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Katy Sweetman

Webinar highlights: Story-powered data – the way we are telling stories is wrong!

We were stoked to have Shawn Callahan, business storytelling pioneer and all-round guru, shake up our thinking (and shake it up he did… particularly if you subscribe to Hollywood-style storytelling methods…) on the topic of data storytelling for our September Tech Marketers webinar. Shawn led an action-packed session on how to spot stories and find insights in your data, how to tell a data story and inspire action… all in a way that’s authentic, simple and makes sense to business people.

In the hopes of creating a snappy highlights reel off the back of the popular event, we asked some of our TMG exec to share their highlights – the things that stood out the most to them from the conversation, and the things that they might just do differently from now on.

Emma, Beverley, Meng and Katy share their top takeaways…

Emma Ellwood, Marketing Executive, Swaytech

Decision makers have become increasingly involved with marketers in their demand to know and be involved with the data. Data-driven explanations are more important than ever, and it’s our job as marketers to tell that data story in the best way possible.

Involving decision makers in the process of data discovery means that the what next? question becomes a highly informed decision, ultimately improving the outcome for the business. 

Beverley Caldwell, Director, Quarter Turn Marketing

There are a number of tactics you can use to influence and persuade with your data stories. Here are five different ways to get you started and that will help people remember your story:

  • Tell a basic data story

This could be for something like a product launch, helping you to get the information and facts across.

  • Tell an explanation story

Share a story that explains the data, what happened in the data and why you collected or needed it.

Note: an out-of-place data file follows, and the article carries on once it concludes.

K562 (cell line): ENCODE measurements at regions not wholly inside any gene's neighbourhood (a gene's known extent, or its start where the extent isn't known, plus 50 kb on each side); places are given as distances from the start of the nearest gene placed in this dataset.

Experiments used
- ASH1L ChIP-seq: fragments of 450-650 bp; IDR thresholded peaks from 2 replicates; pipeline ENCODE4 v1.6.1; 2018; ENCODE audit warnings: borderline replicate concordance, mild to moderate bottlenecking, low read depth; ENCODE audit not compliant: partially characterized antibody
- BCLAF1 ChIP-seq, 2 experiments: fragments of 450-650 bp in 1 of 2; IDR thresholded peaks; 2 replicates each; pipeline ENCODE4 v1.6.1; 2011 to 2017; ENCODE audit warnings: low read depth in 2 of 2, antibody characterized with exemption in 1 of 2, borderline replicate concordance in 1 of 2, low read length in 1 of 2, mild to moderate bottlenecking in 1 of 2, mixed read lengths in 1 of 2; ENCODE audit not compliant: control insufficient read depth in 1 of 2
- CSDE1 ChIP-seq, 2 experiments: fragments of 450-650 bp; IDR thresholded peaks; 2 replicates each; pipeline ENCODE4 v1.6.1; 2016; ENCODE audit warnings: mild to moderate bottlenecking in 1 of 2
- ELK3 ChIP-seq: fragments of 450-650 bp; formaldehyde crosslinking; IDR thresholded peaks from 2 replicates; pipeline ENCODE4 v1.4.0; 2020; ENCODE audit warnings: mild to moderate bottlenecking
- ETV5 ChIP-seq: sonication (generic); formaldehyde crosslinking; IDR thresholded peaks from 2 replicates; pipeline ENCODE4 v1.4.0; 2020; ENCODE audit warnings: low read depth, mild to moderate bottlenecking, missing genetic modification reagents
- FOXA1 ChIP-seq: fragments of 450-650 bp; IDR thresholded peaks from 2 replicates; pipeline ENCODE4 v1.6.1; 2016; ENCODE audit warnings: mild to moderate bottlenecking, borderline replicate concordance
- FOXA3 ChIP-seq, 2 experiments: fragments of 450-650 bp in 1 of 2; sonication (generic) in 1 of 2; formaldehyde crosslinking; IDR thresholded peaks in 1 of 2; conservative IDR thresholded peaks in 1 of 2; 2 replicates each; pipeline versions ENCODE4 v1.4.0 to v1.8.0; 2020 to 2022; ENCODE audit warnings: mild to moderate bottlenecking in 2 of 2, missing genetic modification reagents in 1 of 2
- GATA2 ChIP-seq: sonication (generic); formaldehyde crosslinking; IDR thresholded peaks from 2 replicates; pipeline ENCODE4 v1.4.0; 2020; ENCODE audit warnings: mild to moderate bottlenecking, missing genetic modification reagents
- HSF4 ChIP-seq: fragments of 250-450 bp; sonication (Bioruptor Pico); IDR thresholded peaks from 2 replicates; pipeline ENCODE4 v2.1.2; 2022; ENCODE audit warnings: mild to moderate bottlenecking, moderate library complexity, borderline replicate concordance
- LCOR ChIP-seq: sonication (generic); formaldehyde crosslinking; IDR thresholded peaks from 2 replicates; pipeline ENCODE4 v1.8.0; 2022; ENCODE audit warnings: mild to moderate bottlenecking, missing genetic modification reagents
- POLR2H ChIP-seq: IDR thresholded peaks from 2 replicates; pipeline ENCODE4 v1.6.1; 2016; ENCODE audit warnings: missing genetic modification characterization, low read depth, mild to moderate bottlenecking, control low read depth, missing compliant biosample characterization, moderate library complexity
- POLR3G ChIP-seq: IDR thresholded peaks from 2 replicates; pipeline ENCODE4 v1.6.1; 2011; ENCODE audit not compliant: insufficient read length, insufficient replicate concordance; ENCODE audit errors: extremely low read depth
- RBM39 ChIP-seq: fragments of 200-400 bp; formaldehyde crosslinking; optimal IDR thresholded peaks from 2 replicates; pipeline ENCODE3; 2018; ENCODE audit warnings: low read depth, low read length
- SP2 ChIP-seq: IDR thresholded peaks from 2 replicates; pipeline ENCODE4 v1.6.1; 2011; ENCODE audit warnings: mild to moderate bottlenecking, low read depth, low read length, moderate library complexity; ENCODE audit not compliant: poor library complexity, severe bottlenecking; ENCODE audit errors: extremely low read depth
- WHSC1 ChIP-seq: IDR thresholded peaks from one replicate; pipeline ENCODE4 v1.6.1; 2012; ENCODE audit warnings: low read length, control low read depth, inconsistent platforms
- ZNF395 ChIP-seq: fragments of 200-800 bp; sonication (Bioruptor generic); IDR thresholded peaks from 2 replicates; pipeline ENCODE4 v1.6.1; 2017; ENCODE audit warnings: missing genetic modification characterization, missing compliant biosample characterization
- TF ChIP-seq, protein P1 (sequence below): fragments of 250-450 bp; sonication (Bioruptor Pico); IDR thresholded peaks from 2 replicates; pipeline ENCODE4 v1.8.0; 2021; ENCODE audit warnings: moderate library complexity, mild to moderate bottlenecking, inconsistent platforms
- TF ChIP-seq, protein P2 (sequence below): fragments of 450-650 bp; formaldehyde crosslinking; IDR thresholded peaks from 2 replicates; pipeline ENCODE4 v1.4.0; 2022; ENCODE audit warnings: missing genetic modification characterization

• Create a discovery story

Tell the backstory of how your discovery was made and then how it determined your story or solved a problem.

  • Find a data story example

When you have a big story to tell (e.g. an engagement survey) you can zoom in and focus on one person’s story, which helps bring your data to life.

  • Trigger a new story

This is not so much telling a story about the data but triggering a new story from some of the data you have gathered. Create something new and exciting that people can focus on.

Meng Purcell, Marketing Operations Director, Xero

The best stories are not what you find in the Hollywood blockbusters with big plot structure, complex narrative and centred around a hero. We need to avoid these Hollywood style stories if we want to authentically connect with our audience. The best stories may be from tiny anecdotes and personal experiences. They are unassuming, but genuine and authentic. They have data integrated into the storytelling to make them compelling and insightful. 

Katy Sweetman, Director, Storycore

Shawn shared the following quote from Gary Klein, organisational psychologist and founder of naturalistic decision making:

“Insight is an unexpected shift to a better story.”

Storytelling is all about finding the insight, and storytelling doesn’t happen unless you 1. have an insight and 2. create a shift in the status quo that “challenges the story we all have in our heads about how the world works,” Shawn says.

As storytellers, we play an important role in shifting the story.

“If we can convey an insight, we can shift that story. And that’s our job: to shift the story. But the problem is, most people working with data are still at the reporting end, more or less saying, Here’s what happened… We have to do more work to get to the insight.”

Citing Klein, Shawn shared three key sources of insight:

Connections, coincidences, curiosities: When you find something curious in the data you didn’t expect, you investigate it and unearth an insight.

Connection comes when you can find correlations by bringing together different data sets. It’s all about learning something new, to tell a new story.

Contradictions: For example, look for exceptions to the rule; amplify something you know to tell a new story,

Correcting flawed assumptions: We all make assumptions about how the world works. We need to ask different questions, bring it up a layer and break the rules, to help us challenge these assumptions.

About Shawn Callahan

Shawn is the author of award-winning Putting Stories to Work and Founder at Anecdote International, the world’s largest business storytelling enterprise. If you’re interested in the topic of business storytelling and haven’t checked out Shawn’s book, you should!

Stay tuned for more information on upcoming events from NZ Tech Marketers.

Katy Sweetman